Placing the ball past Manchester United goalkeeper David De Gea, Mohamed Salah wheeled away, ripping his shirt off in jubilation, and stood in the shadow of the Kop, the famed stand at one end of Liverpool’s Anfield stadium. Salah’s goal capped a 2-0 win against Liverpool’s bitter rivals and extended the club’s lead atop the Premier League to 16 points with a game in hand, a seemingly insurmountable margin over last season’s champions Manchester City.
For the first time this season, the air was soon filled with chants of “We’re gonna win the league” from the gathered Liverpool faithful. For many clubs, this confident song would have been heard for weeks; Liverpool has dominated this season, and many have resigned themselves to their eventual victory as early as November. However, Liverpool fans’ caution stems from a long barren spell for the club, marked by near-misses, glorious success and tragic failure.
In 2014, the same song rang through Anfield as Brendan Rodgers, now manager of Leicester City, seemed poised to best Chelsea and Manchester City. Yet in a pivotal match late in the season, captain and lifelong Liverpool player Steven Gerrard slipped against Chelsea, letting Demba Ba through to score what proved to be the title denying goal. Manchester City emerged victorious by two points. Liverpool won the old First Division 18 times, yet since the incorporation of the Premier League in 1992, Liverpool has never won the competition.
This year, Liverpool’s run of bad fortune seems set to change. Now owned by the Fenway Sports Group, who own the Boston Red Sox, and counting investors such as LeBron James, Liverpool has undergone a remarkable revitalization that has seen the team become a dominant force in European soccer. In the Premier League, Liverpool has not lost in 40 games, including a record this season of 22 wins and one draw. Liverpool has not lost at home in the league since April 2017 and are seeking to become the first side since Arsenal’s “Invincibles” won the title in 2004 to finish the league season undefeated.
Central to Liverpool’s success is the development of a world-class defense. In 2013-2014, Rodgers’s runner-up side conceded 13 more goals than Manchester City and 23 more goals than Chelsea, undermining their stellar goal production, a credit to a prime Luis Suarez. Yet under German manager Jurgen Klopp, and thanks to a series of signings, the club now boast a stellar defensive record, conceding only 15 goals thus far, nine fewer than their closest defensive competitor, Leicester.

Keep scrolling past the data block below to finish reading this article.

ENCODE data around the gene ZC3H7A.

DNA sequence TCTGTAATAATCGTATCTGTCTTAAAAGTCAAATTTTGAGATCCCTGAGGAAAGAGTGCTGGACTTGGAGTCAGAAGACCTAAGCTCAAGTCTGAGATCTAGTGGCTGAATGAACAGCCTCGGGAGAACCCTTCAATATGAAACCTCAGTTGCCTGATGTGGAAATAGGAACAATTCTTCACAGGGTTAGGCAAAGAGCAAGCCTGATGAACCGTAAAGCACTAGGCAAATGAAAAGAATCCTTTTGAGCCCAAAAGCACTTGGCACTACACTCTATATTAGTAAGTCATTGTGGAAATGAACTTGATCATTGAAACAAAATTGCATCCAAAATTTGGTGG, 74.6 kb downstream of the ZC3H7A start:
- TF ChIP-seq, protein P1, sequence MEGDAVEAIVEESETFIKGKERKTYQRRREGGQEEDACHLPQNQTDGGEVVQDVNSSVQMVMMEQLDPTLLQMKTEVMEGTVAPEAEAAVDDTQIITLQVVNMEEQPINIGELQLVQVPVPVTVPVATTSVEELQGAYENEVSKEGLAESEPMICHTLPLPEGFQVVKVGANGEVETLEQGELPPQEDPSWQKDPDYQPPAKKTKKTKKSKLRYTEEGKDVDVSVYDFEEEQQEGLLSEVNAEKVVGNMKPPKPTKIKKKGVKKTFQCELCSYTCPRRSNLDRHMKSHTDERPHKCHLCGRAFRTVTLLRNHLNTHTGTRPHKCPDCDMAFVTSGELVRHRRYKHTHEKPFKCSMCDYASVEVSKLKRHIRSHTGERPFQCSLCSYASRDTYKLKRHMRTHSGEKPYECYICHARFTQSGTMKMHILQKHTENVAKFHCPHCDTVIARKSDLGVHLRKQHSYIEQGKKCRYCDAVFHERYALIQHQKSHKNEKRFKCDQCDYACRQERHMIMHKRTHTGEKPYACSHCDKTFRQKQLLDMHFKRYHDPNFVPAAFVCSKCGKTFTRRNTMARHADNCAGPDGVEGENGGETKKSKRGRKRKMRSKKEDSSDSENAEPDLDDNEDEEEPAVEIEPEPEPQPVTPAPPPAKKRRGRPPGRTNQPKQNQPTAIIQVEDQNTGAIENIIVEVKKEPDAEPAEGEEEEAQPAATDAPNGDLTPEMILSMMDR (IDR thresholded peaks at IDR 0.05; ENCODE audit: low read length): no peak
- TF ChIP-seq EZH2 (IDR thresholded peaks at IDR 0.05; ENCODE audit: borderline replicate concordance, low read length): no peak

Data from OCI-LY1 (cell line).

Virgil van Dijk dominates the center of the field, with his success domestically and in the club’s victorious Champions League campaign manifesting in his second-place finish at the Ballon d’Or awards behind Lionel Messi. Supporting van Dijk is Brazilian goalkeeper Alisson Becker, who has been a marked improvement over error prone keepers Mignolet and Karius. In fact, Becker and van Dijk are Liverpool’s club records signings, with transfer fees in excess of $160 million.
Perhaps more important than Liverpool’s goal stopping ability is their defense’s offensive involvement. The full backs, Scottish left-back Andrew Robertson and right-back academy product Trent Alexander-Arnold, are redefining the position domestically, running rampant on the flanks and are currently regarded as the finest full-back pair in world soccer. Alexander-Arnold sits second on the Premier League assist rankings with 10, nearly eclipsing his own record from last season of 12 assists by a defender in a Premier League season. For all of Alexander-Arnold’s creation, Robertson may still be a more developed player, especially in terms of defensive consistency.
Both their offensive impact arises from Liverpool’s system, which perfectly suits their own abilities. Attacking, Liverpool plays close to a 2-3-5, with Alexander-Arnold and Robertson overlapping the wingers, usually Sadio Mane and Mohamed Salah, allowing deep runs that allow crosses from the touchline and further overlaps creating space for the wing players, with Roberto Firmino dropping deeper and playing one-twos that split defenses and create goal scoring opportunities. Many successful teams have deployed fullbacks as functional wingers, such as Dani Alves for Guardiola’s Barcelona, yet Robertson and Alexander-Arnold set new heights for production and especially defensive consistency.
With Liverpool set to win the Premier League, the aura of caution appears to be waning, as players and fans begin to reckon that their long drought may be finally ending. Klopp has adapted his brilliance at Borussia Dortmund to the English game, and although it has not been an easy road since his 2015 appointment, it would appear that his plans have come to fruition. Yet past their success, the level of perfection achieved by Liverpool speaks to the importance of defensive construction and tactical innovation, even in the age of $100 million transfer fees.